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I am fascinated with creation and adoption of national anthems. I find it especially intriguing with such countries that were once a union and then broke apart.

My interest/question deals with two aspects - practical and emotional.

Practically, from what I know, the anthem of USSR was retained by Russia in terms of melody but the words were changed. But what about other Soviet nations, did they plan for an anthem before the break up or was there a period where the anthem was commissioned? If later, what was used interim?

Emotionally, how did people transition from one anthem to another? I am not sure how much resentment was present about the Soviet Union towards the end, but it seems it shouldn't be flawed to assume that at least one section of people were forced into singing and "feeling for" a particular anthem, be it USSR's or the nation's newly adopted. How did the transition happen?

I have similar queries about Yugoslavia, Czechoslovakia and other similar erstwhile unions. On the flipside, how did things go about when Germany was unified?

I'd really appreciate links to sites that answer these queries of mine with extensive historical background, and, more importantly, their possible ramifications. I prefer English language sites but I can live with French and German too.

closed as too broad by jwenting, Semaphore, Mark C. Wallace, Pieter Geerkens, Kobunite Oct 25 '14 at 16:56

Please edit the question to limit it to a specific problem with enough detail to identify an adequate answer. Avoid asking multiple distinct questions at once. See the How to Ask page for help clarifying this question. If this question can be reworded to fit the rules in the help center, please edit the question.

  • Could you highlight the question? I'm not entirely sure what you're asking. – Mark C. Wallace Sep 15 '14 at 11:41
  • For Germany see Wikipedia: West Germany wanted no change. – Reinstate Monica - M. Schröder Sep 15 '14 at 12:00
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    Are you asking about specific countries? European possibly? Because I'm sure it varies from country to country and across geographies. – Rajib Sep 15 '14 at 15:28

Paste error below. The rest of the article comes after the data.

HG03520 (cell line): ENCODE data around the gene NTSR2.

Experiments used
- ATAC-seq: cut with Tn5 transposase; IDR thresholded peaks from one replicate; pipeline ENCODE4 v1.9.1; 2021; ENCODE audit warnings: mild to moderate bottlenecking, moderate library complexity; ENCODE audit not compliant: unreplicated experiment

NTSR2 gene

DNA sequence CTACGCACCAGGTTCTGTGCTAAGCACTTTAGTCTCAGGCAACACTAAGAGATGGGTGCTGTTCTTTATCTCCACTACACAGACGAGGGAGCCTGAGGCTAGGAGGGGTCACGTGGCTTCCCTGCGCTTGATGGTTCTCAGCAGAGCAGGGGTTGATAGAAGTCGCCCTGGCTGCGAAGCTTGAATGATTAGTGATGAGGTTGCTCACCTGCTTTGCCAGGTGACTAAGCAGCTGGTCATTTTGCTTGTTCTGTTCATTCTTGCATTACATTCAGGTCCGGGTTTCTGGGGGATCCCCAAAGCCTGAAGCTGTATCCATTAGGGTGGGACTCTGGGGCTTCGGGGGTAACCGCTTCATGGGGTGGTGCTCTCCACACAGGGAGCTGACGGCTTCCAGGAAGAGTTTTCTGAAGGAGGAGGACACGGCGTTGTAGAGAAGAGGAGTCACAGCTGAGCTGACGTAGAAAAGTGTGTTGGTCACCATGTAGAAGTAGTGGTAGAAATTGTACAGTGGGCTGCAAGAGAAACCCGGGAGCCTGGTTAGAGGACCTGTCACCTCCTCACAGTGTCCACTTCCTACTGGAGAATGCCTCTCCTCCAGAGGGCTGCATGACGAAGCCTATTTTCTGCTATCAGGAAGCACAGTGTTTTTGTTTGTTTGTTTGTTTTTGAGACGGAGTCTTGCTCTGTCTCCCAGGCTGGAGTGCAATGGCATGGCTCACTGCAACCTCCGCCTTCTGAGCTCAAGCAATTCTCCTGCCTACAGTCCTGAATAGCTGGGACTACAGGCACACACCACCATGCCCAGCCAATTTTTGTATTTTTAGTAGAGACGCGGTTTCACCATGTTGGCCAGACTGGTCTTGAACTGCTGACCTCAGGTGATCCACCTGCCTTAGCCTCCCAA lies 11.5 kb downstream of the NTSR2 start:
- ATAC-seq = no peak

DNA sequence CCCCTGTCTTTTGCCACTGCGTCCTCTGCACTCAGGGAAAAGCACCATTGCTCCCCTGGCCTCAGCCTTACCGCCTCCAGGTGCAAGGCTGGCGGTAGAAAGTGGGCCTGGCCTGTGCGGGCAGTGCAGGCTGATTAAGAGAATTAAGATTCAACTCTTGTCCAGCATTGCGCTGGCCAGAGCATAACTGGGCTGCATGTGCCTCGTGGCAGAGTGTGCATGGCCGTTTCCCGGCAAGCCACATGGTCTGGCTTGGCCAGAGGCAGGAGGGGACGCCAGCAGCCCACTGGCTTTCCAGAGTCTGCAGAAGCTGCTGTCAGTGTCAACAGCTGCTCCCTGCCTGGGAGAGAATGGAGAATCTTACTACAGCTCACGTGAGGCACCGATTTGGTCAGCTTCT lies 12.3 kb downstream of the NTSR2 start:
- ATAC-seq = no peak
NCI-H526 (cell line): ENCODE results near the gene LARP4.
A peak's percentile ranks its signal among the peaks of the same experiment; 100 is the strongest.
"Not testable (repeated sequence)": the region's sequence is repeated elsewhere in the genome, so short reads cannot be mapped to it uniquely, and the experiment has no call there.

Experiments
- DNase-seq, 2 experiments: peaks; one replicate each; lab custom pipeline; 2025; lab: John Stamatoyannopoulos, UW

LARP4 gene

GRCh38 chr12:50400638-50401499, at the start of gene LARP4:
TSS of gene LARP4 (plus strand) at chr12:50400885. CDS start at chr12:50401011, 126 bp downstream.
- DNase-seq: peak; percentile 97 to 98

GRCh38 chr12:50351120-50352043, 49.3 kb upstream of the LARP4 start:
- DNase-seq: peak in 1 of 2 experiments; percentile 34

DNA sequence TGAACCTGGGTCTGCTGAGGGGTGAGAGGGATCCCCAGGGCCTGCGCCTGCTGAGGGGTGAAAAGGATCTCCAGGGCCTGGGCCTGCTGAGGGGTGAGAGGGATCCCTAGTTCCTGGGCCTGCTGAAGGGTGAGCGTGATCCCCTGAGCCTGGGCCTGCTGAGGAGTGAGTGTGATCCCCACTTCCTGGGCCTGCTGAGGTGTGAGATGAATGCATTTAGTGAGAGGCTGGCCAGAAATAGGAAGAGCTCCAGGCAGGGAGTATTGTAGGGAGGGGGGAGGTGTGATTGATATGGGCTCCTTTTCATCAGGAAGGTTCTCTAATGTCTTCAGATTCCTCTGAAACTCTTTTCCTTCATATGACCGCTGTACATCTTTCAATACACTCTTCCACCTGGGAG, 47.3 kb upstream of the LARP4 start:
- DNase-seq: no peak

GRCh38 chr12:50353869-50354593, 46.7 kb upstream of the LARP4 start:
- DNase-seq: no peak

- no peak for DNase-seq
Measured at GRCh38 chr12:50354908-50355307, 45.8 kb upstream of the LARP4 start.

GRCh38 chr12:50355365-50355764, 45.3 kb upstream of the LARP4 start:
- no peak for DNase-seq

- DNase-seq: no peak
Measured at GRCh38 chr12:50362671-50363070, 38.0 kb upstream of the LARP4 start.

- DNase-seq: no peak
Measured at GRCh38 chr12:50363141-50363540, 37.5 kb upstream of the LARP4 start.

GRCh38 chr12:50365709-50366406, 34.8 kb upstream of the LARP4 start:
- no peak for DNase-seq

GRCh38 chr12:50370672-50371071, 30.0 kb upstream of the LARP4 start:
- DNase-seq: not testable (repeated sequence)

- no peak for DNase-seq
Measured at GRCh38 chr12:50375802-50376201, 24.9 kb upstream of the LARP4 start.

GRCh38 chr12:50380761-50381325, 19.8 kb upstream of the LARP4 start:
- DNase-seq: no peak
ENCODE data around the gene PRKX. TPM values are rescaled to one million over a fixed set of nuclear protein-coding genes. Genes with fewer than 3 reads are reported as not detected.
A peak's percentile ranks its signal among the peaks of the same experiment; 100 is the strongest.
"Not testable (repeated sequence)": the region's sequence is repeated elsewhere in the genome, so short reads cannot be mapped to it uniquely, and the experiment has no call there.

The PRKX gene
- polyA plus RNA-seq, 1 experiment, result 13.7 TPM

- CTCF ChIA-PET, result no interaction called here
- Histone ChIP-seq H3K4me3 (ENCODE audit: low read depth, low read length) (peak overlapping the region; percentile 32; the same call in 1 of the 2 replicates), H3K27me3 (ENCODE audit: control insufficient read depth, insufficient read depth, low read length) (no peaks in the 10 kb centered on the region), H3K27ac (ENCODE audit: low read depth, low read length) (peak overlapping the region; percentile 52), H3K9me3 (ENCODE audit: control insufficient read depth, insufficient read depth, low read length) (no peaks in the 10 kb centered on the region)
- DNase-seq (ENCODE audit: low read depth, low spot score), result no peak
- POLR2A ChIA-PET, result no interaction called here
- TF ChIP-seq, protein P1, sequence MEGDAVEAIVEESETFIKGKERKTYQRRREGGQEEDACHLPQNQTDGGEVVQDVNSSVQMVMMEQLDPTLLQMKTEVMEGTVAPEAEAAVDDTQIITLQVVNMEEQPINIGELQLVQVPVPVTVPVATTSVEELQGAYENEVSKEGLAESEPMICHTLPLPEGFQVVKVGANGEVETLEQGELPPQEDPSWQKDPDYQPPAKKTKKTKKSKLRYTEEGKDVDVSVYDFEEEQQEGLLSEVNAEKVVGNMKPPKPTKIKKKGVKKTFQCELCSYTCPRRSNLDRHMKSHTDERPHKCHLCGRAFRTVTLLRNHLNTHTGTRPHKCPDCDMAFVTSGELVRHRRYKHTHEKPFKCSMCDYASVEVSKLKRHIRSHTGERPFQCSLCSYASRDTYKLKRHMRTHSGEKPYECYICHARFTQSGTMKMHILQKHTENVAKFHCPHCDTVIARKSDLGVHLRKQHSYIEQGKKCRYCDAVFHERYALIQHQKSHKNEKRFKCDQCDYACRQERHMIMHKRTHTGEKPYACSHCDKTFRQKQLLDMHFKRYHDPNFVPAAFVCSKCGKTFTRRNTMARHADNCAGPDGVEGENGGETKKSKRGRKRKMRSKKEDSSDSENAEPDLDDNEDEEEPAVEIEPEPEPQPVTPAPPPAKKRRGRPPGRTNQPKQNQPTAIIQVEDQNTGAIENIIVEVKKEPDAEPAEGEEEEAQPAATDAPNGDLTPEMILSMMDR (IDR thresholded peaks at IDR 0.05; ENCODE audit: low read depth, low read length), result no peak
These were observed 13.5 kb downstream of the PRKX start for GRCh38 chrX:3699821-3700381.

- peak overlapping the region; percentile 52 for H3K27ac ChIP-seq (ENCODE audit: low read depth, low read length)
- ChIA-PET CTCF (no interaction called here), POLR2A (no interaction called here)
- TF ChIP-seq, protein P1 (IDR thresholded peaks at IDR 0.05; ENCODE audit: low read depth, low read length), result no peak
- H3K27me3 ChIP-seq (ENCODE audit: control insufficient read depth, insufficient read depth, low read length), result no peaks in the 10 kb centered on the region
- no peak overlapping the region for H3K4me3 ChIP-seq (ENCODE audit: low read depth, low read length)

• @MarkC.Wallace The question is the content of the "Practically" and "Emotionally" paragraph. I thought the line preceding the paragraphs made it clear. I'll make it bold just in case. – vin Sep 15 '14 at 15:38
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    @Rajib 1: It would greatly help if one can talk about as many countries as possible. 2: Not restricted to European (cited those examples off the top of my head). 3: The details about the said variation from country to country etc is exactly what I seek. – vin Sep 15 '14 at 15:46
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During its entire history, Czechoslovakia had two anthems (or one anthem composed from two songs): the Czech song Kde domov můj and the Slovak song Nad Tatrou sa blýská.

So, when Czechoslovakia broke up, the solution was simple: Czech Republic adopted Kde domov můj and Slovakia Nad Tatrou sa blýská as their anthems.

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    And probably because the solution would be too simple, this is not what happened. The Slovak anthem has been changed - one verse has been modified and a second stanza added. The Czech one remained unchanged. – Radovan Garabík Aug 2 '17 at 14:24
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When Bangladesh became a separate country from Pakistan (transforming from East Pakistan into Bangladesh) they adopted a Bengali song written by Rabindranath Tagore in 1905, called "Shonar Bangala" (Golden Bengal). Since one of the reasons for the aspiration of a new nation was the Bengali language itself, this seemed to be the right thing to do.